A Compressed Air & Gas Institute Q&A Session - Heat Recovery from Industrial Compressed Air Systems
The rise in energy prices is an unwelcome reality in today’s manufacturing and business environment. And while the rate of price increases for natural gas, heating oil and electricity may vary from year to year, the upward trajectory is clear. Energy cost reduction strategies are vital to staying competitive. Compressed Air Best Practices® Magazine recently discussed heat recovery, from industrial compressed air systems, with the Compressed Air and Gas Institute’s (CAGI) Technical Director, Rick Stasyshan and with CAGI member – Werner Rauer of Kaeser Compressor. Their inputs should provide you with some insight in energy-saving technology.
Can you provide some background on this topic?
While energy reduction strategies are vital, related considerations are protection of the environment and the focus on sustainable growth. Some industries are under increasing pressure to reduce their carbon footprint, while many companies are proactively taking steps to do so.
With manufacturing plants and other facilities doing what they can to streamline their operations and improve efficiencies, facility engineers face the challenges of optimizing the energy efficiency of their operations and extracting as much productivity out of every unit of energy consumed and paid for.
How can compressed air be a potential plant energy source?
One important way operational efficiencies can be increased is by harnessing heat from compressed air systems, which make up a significant share of industrial energy consumption.
The law of thermodynamics and the principle of the conservation of energy tell us that energy isn’t created or destroyed; it can only change form. The air that enters a compressor at atmospheric pressure has a base level of energy content. After the compression process increases the air pressure and raises its temperature, the energy becomes available for transfer. The heat must be removed to maintain proper compressor operating temperatures and to cool the compressed air to make it suitable for plant use.
The heat generated by compressed air systems can be a very good source of energy savings. In fact, nearly all (96%) of the electrical energy used by an industrial air compressor is converted into heat. The balance remains in the compressed air or radiates from the compressor into the immediate surroundings. (Figure 1)
Figure 1: Highlights the opportunity available for heat recovery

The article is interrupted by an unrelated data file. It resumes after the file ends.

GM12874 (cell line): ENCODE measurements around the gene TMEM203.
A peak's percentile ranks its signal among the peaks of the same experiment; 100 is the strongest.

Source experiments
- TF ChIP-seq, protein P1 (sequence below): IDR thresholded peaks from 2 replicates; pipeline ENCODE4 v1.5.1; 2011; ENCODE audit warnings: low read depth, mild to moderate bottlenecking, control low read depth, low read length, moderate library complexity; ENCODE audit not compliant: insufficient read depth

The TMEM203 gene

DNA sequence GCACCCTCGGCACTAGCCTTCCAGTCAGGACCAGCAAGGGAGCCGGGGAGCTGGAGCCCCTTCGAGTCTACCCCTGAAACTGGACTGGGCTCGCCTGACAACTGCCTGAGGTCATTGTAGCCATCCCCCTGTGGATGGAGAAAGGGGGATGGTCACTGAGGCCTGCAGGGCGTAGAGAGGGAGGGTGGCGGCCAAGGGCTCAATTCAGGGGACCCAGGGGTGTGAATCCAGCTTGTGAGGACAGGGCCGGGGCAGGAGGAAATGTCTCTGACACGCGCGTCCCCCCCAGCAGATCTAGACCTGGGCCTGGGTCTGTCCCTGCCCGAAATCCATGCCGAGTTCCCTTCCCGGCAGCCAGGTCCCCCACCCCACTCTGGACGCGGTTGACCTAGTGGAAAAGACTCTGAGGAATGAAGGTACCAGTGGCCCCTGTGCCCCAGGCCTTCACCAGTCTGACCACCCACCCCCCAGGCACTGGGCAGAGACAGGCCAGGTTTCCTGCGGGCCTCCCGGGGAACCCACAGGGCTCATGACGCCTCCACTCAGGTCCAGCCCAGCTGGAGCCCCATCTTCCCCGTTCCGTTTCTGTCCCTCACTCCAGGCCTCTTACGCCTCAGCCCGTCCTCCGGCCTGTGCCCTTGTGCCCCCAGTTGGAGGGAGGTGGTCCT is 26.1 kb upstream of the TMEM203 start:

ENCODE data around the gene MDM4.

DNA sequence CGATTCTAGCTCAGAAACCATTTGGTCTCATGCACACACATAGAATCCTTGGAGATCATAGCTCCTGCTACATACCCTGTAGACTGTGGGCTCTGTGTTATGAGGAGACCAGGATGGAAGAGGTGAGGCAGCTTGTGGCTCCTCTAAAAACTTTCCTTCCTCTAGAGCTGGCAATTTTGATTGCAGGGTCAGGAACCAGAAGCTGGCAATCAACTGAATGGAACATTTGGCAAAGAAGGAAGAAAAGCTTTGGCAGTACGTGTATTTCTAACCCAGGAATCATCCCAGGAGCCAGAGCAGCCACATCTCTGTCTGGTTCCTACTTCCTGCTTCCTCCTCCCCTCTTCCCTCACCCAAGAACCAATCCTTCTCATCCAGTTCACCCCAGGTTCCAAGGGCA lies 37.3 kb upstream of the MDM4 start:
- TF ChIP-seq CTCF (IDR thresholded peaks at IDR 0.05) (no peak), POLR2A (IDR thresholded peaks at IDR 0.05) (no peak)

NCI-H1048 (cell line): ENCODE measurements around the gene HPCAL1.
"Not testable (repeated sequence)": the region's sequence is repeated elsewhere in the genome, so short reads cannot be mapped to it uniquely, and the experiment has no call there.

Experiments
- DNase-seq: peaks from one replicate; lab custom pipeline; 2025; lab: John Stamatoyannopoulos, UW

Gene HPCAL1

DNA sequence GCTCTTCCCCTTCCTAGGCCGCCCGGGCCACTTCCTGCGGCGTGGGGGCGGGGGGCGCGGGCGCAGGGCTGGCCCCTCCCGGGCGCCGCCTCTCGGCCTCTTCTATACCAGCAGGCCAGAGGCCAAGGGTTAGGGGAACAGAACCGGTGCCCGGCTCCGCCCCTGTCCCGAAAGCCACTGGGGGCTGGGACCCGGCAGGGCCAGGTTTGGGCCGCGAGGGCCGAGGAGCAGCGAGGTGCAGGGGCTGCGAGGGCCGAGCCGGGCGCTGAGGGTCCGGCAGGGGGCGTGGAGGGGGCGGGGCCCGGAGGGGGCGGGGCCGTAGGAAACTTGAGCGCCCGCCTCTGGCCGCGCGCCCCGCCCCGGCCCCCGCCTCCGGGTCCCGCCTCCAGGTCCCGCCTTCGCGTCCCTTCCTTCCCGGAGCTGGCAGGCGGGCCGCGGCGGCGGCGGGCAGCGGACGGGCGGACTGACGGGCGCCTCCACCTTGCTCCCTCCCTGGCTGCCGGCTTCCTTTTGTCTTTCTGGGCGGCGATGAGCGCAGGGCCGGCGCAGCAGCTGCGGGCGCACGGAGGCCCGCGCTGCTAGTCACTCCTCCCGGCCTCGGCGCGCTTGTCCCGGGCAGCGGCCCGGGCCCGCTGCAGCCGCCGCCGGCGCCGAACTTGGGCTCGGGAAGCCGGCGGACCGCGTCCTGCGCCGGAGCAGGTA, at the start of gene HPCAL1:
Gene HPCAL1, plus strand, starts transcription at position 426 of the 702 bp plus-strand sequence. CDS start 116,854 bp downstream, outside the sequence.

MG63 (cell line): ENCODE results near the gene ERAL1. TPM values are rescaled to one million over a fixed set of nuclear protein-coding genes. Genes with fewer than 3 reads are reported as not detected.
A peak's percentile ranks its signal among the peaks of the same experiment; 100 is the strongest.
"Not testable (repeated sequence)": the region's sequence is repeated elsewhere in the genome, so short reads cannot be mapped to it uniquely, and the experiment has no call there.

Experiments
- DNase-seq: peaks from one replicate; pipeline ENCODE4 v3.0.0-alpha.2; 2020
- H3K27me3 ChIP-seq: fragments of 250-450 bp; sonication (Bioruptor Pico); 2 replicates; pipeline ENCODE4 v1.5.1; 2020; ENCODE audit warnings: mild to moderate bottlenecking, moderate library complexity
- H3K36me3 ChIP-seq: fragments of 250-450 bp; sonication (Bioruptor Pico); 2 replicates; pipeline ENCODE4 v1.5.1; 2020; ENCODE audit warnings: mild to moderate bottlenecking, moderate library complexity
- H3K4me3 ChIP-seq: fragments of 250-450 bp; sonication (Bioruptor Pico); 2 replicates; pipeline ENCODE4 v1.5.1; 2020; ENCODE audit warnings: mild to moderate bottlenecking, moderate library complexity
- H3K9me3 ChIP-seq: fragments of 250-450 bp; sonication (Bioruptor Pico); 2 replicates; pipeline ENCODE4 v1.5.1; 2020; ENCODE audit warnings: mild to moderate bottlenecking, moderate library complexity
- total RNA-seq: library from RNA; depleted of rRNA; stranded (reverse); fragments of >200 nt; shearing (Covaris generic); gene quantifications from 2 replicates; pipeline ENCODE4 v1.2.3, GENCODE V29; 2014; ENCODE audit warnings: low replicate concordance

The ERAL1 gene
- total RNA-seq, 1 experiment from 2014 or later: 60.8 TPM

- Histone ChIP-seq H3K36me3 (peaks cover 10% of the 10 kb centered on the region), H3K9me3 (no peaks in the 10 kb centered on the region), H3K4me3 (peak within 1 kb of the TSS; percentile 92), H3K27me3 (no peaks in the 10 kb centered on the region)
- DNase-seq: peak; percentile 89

Too often, that heat is simply ejected into the ambient environment through the compressor cooling system. But here’s the good news: Nearly all this thermal energy can be recovered and put to useful work and significantly lower a facility’s energy costs.
Can you give our readers some examples on how to use this energy source?
Some uses of recovered energy from compressed air systems:
- Supplemental space heating
- Makeup air heating
- Boiler makeup water preheating
- Industrial process heating
- Water heating for showers, bathrooms, etc.
- Heating process fluids
- Heating food and beverage products
- Heat-driven chillers
With the popularity of rotary screw air compressors, is this an opportunity?
One of the more common pieces of equipment found in manufacturing plants is the air-cooled, lubricated rotary screw air compressor. The amount of heat recovered using these systems will vary if the compressor has a variable load. But in general, very good results will be achieved when the primary air compressor package is an oil-injected rotary screw type design.
Oil-less rotary screw compressors are also well suited for heat recovery activities. As with other compressor systems, the input electrical energy is converted into heat. Because they operate at much higher internal temperatures than fluid injected compressors, they produce greater discharge temperatures (as high as 300 ̊F or even greater). (Figure 2)
Figure 2: Demonstrates the Available energy & temperatures from screw compressors
Let’s discuss warm air applications.
Capturing warm air is easily accomplished by ducting the air from the compressor package to an area that requires heating. The air is heated by passing it across the compressor’s aftercooler and lubricant cooler. This extracts heat from the compressed air as well as the lubricant, improving both air quality and extending lubricant life.
By integrating standard HVAC ductwork and controls, warm exhaust air from compressors can be channeled to remove or provide heat in the compressor room and adjacent areas. Typical uses include: (Figure 3)
- Heating for warehouses or storerooms
- Heating for production areas and workshops
- Drying air for paint spraying
- Air curtains pre-heating combustion air to improve efficiency